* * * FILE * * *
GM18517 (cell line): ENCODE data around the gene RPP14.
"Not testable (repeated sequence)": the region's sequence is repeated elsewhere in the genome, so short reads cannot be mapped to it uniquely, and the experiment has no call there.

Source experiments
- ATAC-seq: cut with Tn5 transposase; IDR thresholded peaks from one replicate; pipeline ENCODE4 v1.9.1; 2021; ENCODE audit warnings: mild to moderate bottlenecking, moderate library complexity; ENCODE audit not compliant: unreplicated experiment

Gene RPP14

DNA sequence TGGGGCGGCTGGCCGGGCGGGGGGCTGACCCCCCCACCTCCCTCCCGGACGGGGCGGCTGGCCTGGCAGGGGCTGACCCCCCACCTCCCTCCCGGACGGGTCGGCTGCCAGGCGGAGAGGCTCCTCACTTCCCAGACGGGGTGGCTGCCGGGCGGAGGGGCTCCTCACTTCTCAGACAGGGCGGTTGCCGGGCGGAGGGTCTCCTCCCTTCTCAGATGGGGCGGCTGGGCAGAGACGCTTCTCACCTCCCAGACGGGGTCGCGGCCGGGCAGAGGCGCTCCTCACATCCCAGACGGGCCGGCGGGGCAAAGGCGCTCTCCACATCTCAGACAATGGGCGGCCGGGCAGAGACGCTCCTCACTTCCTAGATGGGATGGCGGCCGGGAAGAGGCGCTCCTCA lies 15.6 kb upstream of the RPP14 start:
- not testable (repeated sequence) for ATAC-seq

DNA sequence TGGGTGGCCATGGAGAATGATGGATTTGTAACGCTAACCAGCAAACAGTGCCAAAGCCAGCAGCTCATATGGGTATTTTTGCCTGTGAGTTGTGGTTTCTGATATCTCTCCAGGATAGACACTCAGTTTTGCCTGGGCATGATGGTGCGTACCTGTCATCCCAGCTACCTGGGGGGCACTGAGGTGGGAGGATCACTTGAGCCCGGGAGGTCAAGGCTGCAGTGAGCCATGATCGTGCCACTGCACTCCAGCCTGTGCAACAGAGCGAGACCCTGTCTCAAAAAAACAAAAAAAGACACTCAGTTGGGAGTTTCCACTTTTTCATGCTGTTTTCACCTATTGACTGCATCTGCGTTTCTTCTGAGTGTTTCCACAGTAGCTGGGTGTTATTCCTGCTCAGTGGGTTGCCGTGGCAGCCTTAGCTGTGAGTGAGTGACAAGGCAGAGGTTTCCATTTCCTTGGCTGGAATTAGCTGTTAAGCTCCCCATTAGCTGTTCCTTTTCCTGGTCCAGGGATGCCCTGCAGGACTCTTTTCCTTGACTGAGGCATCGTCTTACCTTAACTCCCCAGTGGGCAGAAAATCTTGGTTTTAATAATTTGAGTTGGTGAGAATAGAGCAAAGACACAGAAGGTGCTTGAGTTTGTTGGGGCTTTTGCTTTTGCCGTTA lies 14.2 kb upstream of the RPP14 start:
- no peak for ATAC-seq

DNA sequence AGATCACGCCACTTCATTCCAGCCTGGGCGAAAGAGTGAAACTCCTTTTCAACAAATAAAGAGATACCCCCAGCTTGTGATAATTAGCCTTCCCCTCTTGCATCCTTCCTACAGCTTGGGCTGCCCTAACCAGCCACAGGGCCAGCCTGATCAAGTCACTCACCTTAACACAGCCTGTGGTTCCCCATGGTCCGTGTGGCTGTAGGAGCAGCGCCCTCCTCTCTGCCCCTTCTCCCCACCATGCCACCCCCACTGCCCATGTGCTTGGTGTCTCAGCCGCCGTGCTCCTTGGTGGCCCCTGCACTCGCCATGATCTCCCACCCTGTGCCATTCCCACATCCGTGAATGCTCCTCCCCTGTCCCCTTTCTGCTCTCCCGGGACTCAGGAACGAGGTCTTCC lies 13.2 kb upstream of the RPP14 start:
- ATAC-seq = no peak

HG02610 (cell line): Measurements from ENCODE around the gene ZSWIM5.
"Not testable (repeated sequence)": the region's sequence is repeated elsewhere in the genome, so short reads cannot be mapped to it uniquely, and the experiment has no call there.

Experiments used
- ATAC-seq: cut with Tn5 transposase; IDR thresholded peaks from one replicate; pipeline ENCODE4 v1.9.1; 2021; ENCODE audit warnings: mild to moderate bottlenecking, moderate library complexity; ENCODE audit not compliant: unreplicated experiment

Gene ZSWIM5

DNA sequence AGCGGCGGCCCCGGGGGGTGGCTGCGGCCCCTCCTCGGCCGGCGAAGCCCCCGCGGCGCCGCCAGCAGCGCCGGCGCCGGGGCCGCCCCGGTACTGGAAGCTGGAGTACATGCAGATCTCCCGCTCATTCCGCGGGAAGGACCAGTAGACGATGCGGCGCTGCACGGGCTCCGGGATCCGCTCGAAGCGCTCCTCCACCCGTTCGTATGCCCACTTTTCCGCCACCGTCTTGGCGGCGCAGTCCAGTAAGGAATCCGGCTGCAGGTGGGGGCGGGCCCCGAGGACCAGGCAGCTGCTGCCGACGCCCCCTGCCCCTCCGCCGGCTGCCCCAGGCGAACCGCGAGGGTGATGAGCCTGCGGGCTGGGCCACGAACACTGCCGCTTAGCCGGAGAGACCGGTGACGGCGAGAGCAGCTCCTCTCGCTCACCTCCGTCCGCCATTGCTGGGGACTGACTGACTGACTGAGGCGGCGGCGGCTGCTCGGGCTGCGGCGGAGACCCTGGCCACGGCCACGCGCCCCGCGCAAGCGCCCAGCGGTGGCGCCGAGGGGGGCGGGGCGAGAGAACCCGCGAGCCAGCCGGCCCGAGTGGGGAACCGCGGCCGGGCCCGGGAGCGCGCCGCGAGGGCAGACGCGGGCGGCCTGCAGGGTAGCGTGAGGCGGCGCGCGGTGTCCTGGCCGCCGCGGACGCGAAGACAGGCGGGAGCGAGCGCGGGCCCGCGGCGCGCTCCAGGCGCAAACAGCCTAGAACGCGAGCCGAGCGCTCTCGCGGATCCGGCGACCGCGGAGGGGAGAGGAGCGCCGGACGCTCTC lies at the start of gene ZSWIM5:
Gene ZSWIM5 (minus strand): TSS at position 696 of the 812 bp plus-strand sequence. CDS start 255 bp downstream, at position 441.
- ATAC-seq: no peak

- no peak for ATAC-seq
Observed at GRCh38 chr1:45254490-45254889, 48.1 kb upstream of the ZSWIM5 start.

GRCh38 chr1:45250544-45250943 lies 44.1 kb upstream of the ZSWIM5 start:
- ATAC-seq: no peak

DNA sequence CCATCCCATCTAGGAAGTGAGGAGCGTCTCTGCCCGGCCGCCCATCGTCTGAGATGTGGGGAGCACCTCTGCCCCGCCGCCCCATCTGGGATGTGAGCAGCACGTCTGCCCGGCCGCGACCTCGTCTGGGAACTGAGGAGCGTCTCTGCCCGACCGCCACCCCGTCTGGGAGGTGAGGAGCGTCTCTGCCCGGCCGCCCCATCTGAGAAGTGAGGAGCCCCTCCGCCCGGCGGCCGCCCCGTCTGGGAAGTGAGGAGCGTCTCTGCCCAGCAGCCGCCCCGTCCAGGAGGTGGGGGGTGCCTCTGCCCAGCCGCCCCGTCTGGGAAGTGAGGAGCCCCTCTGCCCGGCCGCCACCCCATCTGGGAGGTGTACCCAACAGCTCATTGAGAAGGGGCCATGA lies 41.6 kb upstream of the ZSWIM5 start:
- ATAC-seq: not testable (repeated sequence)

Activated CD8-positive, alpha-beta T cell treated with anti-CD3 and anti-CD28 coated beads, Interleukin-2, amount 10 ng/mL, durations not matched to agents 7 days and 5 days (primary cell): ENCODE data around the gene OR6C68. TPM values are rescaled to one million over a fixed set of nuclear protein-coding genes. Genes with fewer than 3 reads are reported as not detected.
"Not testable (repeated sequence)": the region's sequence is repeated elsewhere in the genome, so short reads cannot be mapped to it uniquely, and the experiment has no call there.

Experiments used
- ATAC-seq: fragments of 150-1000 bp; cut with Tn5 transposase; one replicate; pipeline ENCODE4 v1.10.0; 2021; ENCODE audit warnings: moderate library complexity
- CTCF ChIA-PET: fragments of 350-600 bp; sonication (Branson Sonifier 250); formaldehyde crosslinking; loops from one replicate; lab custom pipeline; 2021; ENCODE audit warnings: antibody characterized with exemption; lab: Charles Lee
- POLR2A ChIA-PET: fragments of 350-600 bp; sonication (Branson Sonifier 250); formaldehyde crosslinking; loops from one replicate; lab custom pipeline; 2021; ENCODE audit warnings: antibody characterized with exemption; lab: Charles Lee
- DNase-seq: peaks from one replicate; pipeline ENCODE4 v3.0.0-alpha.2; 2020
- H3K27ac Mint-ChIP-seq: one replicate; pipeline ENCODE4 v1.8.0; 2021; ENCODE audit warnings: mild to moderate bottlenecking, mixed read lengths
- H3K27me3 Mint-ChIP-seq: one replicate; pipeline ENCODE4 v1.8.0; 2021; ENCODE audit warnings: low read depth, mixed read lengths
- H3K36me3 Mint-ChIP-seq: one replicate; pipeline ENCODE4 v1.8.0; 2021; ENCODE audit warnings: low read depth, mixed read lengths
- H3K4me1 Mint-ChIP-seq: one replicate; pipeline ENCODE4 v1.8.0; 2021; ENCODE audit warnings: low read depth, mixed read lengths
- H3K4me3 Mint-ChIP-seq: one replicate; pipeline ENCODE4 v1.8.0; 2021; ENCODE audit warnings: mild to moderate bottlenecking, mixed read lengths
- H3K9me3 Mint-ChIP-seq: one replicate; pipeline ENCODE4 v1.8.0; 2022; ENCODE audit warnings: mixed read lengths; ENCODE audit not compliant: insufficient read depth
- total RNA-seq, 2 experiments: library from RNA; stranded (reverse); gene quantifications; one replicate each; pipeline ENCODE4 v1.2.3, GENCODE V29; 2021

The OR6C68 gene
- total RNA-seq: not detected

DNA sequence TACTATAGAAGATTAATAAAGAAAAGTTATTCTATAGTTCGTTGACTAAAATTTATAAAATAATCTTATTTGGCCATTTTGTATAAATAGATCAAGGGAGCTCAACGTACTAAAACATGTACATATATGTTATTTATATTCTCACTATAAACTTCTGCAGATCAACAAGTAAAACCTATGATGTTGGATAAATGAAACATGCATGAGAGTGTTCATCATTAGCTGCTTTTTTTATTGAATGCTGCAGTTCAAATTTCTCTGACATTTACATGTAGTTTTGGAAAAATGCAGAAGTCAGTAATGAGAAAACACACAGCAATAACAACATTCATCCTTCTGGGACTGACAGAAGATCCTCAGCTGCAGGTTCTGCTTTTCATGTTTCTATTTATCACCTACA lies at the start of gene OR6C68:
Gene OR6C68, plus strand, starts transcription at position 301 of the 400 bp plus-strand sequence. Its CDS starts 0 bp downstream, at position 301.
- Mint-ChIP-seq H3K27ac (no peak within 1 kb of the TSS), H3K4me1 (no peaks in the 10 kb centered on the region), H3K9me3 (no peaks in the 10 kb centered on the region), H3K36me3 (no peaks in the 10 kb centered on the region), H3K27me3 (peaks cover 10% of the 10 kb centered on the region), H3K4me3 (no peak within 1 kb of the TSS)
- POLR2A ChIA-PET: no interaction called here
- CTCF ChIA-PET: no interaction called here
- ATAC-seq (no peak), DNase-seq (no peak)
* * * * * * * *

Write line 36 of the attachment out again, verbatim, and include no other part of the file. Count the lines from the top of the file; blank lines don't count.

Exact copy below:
- H3K4me1 Mint-ChIP-seq: one replicate; pipeline ENCODE4 v1.8.0; 2021; ENCODE audit warnings: low read depth, mixed read lengths